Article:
Parallel Distributed Processing, Volume 1
Explorations in the Microstructure of Cognition: Foundations
What makes people smarter than computers? These volumes by a pioneering neurocomputing group suggest that the answer lies in the massively parallel architecture of the human mind. They describe a new theory of cognition called connectionism that is challenging the idea of symbolic computation that has traditionally been at the center of debate in theoretical discussions about the mind.
The authors' theory assumes the mind is composed of a great number of elementary units connected in a neural network. Mental processes are interactions between these units which excite and inhibit each other in parallel rather than sequential operations. In this context, knowledge can no longer be thought of as stored in localized structures; instead, it consists of the connections between pairs of units that are distributed throughout the network.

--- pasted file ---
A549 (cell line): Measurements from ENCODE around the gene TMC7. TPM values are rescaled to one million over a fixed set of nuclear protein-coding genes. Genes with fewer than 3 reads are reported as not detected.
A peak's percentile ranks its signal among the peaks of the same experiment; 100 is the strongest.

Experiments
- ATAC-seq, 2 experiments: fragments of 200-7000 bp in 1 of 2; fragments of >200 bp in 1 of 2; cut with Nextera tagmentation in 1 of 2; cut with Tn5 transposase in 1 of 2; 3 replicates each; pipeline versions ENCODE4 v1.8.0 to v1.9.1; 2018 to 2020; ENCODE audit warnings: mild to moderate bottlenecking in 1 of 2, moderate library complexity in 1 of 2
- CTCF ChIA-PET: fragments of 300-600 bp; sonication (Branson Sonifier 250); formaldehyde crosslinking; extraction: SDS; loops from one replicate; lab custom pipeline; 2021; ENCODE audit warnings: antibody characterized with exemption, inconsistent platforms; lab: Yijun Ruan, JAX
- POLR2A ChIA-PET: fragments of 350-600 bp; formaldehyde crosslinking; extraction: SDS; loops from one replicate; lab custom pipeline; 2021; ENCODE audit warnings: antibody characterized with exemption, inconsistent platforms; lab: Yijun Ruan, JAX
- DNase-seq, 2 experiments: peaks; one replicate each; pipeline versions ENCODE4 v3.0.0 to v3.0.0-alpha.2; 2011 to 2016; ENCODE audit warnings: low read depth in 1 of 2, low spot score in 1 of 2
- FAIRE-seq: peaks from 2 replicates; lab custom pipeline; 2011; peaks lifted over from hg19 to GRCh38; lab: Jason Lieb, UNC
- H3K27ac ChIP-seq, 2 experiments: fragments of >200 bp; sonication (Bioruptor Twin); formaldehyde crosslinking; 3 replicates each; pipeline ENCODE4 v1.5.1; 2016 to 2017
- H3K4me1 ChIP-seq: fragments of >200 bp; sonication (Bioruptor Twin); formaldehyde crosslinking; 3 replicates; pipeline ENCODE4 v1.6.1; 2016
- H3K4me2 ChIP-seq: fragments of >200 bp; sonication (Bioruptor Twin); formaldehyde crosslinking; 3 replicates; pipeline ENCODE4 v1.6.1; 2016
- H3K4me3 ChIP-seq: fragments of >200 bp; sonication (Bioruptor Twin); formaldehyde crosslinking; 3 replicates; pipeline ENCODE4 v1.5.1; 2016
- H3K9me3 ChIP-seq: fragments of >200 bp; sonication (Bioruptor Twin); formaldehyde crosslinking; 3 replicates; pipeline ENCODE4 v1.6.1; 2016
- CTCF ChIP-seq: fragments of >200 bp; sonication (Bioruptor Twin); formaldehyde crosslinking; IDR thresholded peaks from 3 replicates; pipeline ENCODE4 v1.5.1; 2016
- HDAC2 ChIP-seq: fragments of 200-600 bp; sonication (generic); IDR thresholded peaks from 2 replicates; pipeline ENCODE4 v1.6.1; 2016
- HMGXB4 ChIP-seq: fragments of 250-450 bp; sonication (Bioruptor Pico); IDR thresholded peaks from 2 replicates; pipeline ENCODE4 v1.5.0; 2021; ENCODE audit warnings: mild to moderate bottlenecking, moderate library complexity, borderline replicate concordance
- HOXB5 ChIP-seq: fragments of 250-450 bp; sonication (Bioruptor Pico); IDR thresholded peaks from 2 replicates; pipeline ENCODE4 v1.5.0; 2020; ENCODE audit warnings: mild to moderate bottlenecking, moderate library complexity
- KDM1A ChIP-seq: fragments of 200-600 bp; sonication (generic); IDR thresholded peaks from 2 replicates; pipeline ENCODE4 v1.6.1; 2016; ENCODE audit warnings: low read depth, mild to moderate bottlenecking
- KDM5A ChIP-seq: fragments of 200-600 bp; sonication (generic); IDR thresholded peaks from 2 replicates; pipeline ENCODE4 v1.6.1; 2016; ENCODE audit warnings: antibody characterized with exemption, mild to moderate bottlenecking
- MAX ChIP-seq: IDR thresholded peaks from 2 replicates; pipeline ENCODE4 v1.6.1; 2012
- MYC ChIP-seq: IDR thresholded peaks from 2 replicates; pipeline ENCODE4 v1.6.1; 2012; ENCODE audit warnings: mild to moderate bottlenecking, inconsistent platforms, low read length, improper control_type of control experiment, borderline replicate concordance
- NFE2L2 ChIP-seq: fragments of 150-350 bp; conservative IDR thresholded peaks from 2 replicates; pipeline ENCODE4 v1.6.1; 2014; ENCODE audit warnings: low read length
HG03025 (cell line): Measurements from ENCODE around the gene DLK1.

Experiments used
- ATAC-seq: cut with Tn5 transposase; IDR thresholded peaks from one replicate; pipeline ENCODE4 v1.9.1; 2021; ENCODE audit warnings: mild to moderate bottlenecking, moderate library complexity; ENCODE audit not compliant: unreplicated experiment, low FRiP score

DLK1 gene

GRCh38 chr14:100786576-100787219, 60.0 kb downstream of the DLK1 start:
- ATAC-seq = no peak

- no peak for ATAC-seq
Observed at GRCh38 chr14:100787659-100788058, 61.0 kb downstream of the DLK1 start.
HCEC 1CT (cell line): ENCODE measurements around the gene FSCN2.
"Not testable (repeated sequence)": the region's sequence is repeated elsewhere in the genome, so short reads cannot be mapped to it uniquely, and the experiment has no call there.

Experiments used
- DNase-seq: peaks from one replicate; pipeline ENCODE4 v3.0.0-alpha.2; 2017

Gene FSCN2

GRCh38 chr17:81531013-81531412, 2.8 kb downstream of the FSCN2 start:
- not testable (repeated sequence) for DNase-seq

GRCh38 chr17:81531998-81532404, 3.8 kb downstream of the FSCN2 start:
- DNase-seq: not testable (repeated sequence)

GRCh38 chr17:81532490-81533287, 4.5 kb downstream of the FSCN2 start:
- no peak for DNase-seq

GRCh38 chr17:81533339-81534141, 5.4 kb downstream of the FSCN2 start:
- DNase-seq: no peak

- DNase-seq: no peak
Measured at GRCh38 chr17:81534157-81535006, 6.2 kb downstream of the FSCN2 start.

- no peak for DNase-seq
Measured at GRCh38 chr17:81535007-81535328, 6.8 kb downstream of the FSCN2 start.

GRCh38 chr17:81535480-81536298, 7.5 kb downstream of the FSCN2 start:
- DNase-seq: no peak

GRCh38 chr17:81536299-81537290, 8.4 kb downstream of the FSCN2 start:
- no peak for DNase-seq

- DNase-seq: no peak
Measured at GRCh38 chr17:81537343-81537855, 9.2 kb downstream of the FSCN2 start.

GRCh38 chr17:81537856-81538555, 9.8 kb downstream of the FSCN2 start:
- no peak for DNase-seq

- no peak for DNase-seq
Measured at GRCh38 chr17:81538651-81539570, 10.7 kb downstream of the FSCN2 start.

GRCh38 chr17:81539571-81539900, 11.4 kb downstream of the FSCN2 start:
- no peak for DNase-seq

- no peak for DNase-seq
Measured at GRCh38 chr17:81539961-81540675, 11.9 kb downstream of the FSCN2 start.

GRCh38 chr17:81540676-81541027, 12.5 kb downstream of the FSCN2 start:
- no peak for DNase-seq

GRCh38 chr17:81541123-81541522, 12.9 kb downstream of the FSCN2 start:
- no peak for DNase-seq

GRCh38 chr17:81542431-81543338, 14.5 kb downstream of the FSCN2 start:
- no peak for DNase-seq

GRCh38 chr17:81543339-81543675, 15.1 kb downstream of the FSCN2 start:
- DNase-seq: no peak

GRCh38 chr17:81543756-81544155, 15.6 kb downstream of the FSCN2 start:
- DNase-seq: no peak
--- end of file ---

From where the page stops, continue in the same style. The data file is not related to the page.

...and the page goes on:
Volume 1 lays the foundations of this exciting theory of parallel distributed processing, while Volume 2 applies it to a number of specific issues in cognitive science and neuroscience, with chapters describing models of aspects of perception, memory, language, and thought.
HardcoverOut of Print ISBN: 9780262181204 567 pp. | 6 in x 9 in
Paperback$45.00 X | £38.00 ISBN: 9780262680530 567 pp. | 6 in x 9 in
The most intense, most effective and most mind-stretching view of neurocomputing origins, theories and concerns to yet reach print.
Rumelhart and McClelland propose that what is stored in memory is not specific facts or events, but rather the relationships between the various aspects of those facts or events as they are encoded in groupings of neuronal cells or patterns of cell activity.
The New York Times